RSSB admits DOO Trains disadvantage disabled passengers

RSSB admits DOO Trains disadvantage disabled passengers

20 October 2016

RMT Press Office:

Rail Bosses Standards body admits Driver Only Trains disadvantage disabled passengers as MPs call on Government and Southern to retain on-train staff guarantee.

The employer funded Rail Safety and Standards Board (RSSB) has admitted that disabled passengers who require assistance are disadvantaged by Driver Only (DOO) Trains and that extending DOO will further disadvantage passengers.
 
The report admits:
 
“Assistance for disabled access to trains is typically provided by platform staff, or by the guard at unstaffed stations. With DOO(P) in operation, assisted access requires a member of platform staff to be available to help the passenger… if no staff are present the passenger may be forced to travel to an alternative station and arrange onward travel from there.”
 
The report adds that extending DOO would mean disabled passengers would:
 
“…face greater requirements to book in advance, possibly facing additional travel restrictions, which would represent a move away from the current goal of making the railway more accessible for all.”
 
Additionally, a Parliamentary motion tabled by MPs has warned that:
 
“…train guards currently provide a safety critical role, which gives a guarantee of a second person on a train to provide assistance to passengers who require it…proposal to remove a second safety critical member of staff on Southern Rail services would be detrimental to access especially at unstaffed stations; calls on the Government and Southern Rail to ensure passengers retain this guarantee at all times; and further calls on the Government to undertake an equality impact assessment of DOO, if it has not yet done so, and to publish this and any other relevant work it has carried out.”
 
Mick Cash, RMT General Secretary, said:
 
“The bosses own standards body admits that disabled passengers will be disadvantaged with Driver Only Operation.
 
“This goes to the heart of the argument about the guarantee that Southern won’t give, that disabled passengers will face severe difficulties travelling, especially if they need to use unstaffed stations.
 
“The fact that Southern want to plough ahead with their plans to remove Guards from trains shows that their actions are purely motivated by profit.”
 
Ends.
 
 
Notes:
 
6.3.1 Assisted access to travel (From RSSB 2015 DOO report)
 
Assistance for disabled access to trains is typically provided by platform staff, or by the guard at unstaffed stations. With DOO(P) in  operation, assisted access requires a member of platform staff to be  available to help the passenger. TOCs interviewed revealed that they  generally prefer passengers requiring assistance to book in advance,  although one operator stated that if a passenger does book in advance,  if no staff are present the passenger may be forced to travel to an alternative station and arrange onward travel from there.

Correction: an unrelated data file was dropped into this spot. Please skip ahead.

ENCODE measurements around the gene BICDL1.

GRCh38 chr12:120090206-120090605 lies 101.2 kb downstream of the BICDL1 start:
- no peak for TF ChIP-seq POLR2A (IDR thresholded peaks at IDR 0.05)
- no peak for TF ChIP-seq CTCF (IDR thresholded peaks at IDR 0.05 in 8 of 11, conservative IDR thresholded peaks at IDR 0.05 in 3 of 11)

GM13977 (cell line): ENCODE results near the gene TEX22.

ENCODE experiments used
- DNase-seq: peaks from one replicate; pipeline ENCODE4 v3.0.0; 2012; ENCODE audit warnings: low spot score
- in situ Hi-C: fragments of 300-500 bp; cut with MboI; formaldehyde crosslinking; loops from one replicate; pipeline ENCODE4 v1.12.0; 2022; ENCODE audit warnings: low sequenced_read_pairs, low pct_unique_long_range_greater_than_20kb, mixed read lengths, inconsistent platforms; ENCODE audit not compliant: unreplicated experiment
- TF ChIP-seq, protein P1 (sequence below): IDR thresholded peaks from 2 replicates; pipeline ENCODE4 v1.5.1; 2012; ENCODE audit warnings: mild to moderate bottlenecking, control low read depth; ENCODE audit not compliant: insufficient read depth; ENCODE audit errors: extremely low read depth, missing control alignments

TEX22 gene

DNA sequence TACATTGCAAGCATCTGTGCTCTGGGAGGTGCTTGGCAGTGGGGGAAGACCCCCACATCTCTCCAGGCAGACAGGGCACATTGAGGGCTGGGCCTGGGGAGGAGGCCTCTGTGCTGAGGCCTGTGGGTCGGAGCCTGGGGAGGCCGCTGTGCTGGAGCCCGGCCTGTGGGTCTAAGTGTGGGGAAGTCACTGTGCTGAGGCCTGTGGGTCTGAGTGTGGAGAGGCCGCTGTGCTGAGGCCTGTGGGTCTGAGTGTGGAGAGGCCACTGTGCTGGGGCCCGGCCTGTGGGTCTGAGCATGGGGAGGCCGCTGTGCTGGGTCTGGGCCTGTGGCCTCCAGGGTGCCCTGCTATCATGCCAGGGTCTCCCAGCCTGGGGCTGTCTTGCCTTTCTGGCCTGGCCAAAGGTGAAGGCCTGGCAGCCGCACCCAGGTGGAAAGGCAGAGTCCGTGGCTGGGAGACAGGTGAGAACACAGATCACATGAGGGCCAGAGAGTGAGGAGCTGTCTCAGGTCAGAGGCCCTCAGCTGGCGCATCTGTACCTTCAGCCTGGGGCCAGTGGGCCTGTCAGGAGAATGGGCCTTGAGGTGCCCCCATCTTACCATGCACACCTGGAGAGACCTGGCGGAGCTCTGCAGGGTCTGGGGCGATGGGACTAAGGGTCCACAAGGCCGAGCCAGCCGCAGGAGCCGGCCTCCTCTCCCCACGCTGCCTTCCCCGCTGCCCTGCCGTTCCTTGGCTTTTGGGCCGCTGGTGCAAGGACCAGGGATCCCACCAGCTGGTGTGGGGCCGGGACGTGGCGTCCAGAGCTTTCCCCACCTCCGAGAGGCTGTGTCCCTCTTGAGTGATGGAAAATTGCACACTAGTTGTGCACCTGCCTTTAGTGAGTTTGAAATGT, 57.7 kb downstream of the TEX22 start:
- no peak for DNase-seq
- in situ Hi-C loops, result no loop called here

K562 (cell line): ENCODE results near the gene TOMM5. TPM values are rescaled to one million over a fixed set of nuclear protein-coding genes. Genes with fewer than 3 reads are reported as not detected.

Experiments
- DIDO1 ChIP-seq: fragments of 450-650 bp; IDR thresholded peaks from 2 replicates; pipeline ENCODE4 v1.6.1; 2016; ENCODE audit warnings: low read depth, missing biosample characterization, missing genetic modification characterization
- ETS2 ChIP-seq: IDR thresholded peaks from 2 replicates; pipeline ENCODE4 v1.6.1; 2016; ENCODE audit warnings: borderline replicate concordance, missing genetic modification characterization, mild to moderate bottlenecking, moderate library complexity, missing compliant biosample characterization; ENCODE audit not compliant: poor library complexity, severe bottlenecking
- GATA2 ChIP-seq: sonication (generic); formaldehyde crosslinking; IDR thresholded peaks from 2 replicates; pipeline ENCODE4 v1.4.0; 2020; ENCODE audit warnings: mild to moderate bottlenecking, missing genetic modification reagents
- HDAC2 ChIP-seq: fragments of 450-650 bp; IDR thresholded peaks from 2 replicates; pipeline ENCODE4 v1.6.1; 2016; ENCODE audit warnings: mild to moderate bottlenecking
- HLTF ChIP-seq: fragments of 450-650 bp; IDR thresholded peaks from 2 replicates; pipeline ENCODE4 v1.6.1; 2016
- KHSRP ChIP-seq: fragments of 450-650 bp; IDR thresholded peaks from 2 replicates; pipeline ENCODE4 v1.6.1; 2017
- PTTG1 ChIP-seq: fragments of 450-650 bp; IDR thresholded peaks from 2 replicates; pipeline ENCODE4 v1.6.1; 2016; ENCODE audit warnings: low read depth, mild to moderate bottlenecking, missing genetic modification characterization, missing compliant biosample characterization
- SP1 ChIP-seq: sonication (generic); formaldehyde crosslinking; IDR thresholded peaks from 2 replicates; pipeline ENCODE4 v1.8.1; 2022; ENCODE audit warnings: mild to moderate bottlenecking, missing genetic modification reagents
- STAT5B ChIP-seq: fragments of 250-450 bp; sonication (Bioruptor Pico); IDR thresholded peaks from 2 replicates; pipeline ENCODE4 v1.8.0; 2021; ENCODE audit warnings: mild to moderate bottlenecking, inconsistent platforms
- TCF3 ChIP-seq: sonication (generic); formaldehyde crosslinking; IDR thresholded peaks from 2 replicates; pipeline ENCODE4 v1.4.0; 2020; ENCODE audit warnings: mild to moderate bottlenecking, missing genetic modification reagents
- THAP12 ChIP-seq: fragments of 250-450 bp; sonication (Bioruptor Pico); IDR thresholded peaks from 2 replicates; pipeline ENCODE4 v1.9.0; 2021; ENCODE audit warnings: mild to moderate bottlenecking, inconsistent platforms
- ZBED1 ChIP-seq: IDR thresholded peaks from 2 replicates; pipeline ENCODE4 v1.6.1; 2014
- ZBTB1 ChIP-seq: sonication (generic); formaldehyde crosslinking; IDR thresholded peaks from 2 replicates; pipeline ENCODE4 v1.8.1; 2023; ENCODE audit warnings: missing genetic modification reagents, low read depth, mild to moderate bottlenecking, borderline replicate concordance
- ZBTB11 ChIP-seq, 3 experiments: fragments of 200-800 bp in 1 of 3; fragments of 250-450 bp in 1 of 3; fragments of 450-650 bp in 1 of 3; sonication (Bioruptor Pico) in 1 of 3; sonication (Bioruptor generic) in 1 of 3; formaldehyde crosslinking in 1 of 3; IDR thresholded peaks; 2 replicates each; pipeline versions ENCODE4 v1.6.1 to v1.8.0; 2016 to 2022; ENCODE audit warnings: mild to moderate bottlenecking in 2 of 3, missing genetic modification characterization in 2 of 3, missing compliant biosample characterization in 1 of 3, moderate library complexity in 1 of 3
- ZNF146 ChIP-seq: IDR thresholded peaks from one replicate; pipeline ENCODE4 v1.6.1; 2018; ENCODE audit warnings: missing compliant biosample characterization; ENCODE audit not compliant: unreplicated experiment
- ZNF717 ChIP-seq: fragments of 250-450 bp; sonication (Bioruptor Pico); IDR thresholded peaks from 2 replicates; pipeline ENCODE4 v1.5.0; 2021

Another operator stated that drivers may provide assistance, but that this was not universal and was essentially at the driver’s discretion.  Under DOO(P) passengers would face greater requirements to book in  advance, possibly facing additional travel restrictions, which would  represent a move away from the current goal of making the railway more  accessible for all. If DOO(P) is to be employed across the network it  would be preferable to have systems in place to ensure that passengers  requiring assistance are not excluded. Such measures would need to be  determined in discussions with TOCs prior to implementation of DOO(P)  and should be standardised across the railway network.
 
 
Early Day Motion tabled by Caroline Lucas – Accessible Trains
 
http://www.parliament.uk/edm/2016-17/514
“That this House notes that in order for all passengers to be able to turn up and go at railway stations and on train services, stations must be adequately staffed and there should always be a second safety critical member of staff on a train; further notes that train guards currently provide a safety critical role, which gives a guarantee of a second person on a train to provide assistance to passengers who require it; notes that failure to provide the requisite staff to enable turn up and go travel should be considered a breach of train and station operators' safety and accessibility duties; is concerned that the Railway Safety and Standards Board warned in its 2015 report that under Driver Only Operation (DOO) passengers would face greater requirements to book in advance, possibly facing additional travel restrictions, which would represent a move away from the current goal of making the railway more accessible for all; believes that the proposal to remove a second safety critical member of staff on Southern Rail services would be detrimental to access especially at unstaffed stations; calls on the Government and Southern Rail to ensure passengers retain this guarantee at all times; and further calls on the Government to undertake an equality impact assessment of DOO, if it has not yet done so, and to publish this and any other relevant work it has carried out.”

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Tagged with: rssb, rail safety and standards board, doo, driver only operation, disabled passengers